You’re supposed to in that situation be empathising with the dude in the corner rolling his eyes like, ‘haven’t we all been here guys, meetings eh?’ I’ve worked minimum wage long enough to understand that if I were that fucking incompetent I’d just be fired. I’m sure there are many well paid jobs in the real that are intensive and stressful. I cannot shake the feeling that any job that affords you a nice office which you’ve filled with artful arranged books is a piece of piss.
It’s in this seeming area of weakness that the cracks start to form. The movie is so single minded in its determination to attack it doesn’t really find a perspective to strike from. The film builds up this extended motif of homelessness, especially people begging for money but it doesn’t know what to do with them. They’re so often used as props for other characters to mistreat and abuse to demonstrate their callousness but are never allowed personhood in their own right.
There is a single time that a begging woman is allowed that, and the film’s takeaway is that she’s an asshole too. It’s all fair game. Maybe it is in that situation, but when you let your camera linger on depictions of these people pretending that they represent the world or something, capital’s inhumanity, you don’t get the right to rob them of their bodies.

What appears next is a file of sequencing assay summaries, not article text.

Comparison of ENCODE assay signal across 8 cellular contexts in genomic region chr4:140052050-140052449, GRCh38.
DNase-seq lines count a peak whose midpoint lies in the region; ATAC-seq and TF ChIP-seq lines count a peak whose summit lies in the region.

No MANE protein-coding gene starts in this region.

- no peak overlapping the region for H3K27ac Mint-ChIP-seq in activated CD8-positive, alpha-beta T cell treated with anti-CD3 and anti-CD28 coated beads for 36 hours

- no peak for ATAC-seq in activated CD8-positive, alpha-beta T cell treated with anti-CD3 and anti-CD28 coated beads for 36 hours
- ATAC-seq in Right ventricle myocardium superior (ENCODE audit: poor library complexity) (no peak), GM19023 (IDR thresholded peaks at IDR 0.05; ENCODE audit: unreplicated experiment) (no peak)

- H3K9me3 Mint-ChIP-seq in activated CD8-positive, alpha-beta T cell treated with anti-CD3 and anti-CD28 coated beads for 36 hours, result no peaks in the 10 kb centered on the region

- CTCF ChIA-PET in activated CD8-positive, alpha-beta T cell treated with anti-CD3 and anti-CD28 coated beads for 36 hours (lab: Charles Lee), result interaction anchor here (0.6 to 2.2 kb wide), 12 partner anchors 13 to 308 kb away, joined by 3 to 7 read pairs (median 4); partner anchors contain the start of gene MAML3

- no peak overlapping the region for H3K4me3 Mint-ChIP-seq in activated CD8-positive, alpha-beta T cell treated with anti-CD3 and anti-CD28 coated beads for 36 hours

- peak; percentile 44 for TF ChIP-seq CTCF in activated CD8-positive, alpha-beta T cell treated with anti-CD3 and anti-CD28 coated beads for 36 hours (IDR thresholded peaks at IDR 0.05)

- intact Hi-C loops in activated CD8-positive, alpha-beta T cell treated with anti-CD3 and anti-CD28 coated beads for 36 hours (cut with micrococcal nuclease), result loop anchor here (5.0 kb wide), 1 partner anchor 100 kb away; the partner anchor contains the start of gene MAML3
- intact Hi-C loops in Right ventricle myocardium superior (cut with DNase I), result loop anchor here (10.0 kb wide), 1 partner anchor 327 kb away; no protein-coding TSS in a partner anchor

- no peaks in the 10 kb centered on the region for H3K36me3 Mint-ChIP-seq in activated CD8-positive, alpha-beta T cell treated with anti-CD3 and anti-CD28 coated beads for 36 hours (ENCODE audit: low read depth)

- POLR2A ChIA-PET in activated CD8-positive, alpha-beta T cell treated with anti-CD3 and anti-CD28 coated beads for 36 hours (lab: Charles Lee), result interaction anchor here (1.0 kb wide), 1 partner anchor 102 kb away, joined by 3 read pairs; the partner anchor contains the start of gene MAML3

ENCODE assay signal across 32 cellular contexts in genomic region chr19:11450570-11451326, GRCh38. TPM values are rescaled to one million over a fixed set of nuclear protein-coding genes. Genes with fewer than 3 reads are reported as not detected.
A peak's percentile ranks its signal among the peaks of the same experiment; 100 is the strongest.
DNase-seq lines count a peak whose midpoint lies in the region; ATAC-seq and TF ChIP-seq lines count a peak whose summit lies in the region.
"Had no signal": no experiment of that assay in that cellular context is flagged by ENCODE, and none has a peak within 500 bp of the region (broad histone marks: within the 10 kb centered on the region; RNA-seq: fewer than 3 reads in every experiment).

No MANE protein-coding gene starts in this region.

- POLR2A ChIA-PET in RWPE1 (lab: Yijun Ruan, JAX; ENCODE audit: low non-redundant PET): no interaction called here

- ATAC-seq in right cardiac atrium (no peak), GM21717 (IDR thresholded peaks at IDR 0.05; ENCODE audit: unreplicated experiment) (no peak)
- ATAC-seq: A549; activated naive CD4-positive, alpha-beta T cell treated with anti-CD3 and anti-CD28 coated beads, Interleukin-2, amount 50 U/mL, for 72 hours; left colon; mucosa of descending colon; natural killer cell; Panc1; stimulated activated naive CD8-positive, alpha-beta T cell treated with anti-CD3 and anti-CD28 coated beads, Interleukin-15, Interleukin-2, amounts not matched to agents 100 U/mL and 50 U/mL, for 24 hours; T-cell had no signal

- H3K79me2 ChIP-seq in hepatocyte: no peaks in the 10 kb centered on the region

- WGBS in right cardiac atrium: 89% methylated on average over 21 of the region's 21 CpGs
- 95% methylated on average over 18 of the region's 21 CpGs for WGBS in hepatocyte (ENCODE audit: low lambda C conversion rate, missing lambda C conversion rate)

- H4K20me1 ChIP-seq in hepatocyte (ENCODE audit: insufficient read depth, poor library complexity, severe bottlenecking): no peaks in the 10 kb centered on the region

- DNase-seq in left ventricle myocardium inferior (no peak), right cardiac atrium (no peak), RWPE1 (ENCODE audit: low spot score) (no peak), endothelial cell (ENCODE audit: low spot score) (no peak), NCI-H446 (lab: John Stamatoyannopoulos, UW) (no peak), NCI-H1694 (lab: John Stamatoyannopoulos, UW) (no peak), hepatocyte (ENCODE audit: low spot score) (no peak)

It also happens in a scene where I think we’re supposed to be laughing at the fact that a group of high society folks are being accepting of an audience member with Tourette’s syndrome. Or maybe we’re supposed to laugh at the fact that they can’t abide his outbursts but are too polite to say anything. I don’t see an appreciable difference between the two. I know we’re not supposed to be on the side of the man though because we’re never allowed into his world.
Elsewhere the great Elizabeth Moss is doomed to paraphrase the ‘I swallowed your cum that means something’ monologue from Vanilla Sky as she struggles to get a man to commit to not being in a relationship. She’s sparingly used throughout the film, and has the presence to even feel like she coming out on top in this exchange cos she rides the dude so hard. At least she gets something, but it’s impossible to properly discuss societal power imbalances if you don’t properly consider the victims.
In the best scene of the film, our lead is finally humbled and forced to make an apology. He manages to be sincere for a few sentences before segueing into an embarrassing monologue about class consciousness, fully unaware of how patronising and privileged he is. It’s the blow that lands hardest, the perfect encapsulation of the venal cowardice of those who don’t see enough to understand that they are the blight on society.
The film don’t really got a solution for it. It’s just another side effect of its entrenched cynicism, the same sort of brocialist thinking that believes marginalised voices aren’t essential because, ‘everything’s just about class innit?’ It’s far from perfect, but it is inventive and cutting as hell. There’s few things as pleasurable as a well sharpened knife.
The Square is currently screening in UK cinemas and available to stream on Curzon Home Cinema.